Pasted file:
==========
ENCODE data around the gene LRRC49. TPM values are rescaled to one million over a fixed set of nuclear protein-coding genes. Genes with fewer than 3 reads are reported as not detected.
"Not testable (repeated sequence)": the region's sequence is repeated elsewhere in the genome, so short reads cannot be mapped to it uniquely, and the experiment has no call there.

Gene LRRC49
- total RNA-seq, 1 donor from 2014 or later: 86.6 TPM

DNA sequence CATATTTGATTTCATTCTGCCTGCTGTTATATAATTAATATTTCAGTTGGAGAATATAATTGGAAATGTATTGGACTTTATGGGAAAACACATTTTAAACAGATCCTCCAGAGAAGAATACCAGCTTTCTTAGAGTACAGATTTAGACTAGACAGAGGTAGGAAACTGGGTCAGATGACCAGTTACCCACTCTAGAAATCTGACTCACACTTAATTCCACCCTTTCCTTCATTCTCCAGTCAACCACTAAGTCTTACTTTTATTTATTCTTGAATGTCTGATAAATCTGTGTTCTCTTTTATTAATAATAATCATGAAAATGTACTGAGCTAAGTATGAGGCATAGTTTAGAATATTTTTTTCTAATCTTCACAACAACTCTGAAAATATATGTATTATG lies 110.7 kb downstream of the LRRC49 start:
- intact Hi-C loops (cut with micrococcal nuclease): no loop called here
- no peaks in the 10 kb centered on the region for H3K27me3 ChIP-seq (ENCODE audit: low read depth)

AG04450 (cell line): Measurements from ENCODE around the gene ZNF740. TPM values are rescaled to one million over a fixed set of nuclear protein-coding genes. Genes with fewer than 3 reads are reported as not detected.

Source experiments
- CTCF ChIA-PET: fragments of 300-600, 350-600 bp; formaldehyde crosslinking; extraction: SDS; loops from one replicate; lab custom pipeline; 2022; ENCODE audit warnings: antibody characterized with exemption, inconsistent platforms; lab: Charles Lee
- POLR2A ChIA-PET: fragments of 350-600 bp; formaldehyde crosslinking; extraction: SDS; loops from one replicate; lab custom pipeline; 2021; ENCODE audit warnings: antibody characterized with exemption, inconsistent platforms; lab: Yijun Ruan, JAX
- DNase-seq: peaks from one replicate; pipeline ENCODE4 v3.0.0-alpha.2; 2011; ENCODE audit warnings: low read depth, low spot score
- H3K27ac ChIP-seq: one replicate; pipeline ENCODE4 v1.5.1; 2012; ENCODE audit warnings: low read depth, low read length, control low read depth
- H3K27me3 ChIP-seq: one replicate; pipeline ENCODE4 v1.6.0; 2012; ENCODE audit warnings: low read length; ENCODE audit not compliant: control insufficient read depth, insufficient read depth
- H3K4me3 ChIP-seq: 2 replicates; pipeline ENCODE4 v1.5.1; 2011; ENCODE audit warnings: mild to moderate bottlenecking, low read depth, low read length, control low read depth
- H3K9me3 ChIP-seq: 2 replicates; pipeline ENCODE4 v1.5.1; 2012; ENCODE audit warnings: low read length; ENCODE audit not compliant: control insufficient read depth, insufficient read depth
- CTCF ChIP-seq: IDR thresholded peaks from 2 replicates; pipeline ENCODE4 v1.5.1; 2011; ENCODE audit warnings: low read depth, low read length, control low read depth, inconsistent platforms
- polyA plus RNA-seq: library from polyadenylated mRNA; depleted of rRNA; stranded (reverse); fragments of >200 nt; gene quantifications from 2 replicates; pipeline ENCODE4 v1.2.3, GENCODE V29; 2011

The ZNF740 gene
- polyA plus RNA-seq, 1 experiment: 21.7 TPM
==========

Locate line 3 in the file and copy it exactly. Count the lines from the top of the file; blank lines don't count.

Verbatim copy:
Gene LRRC49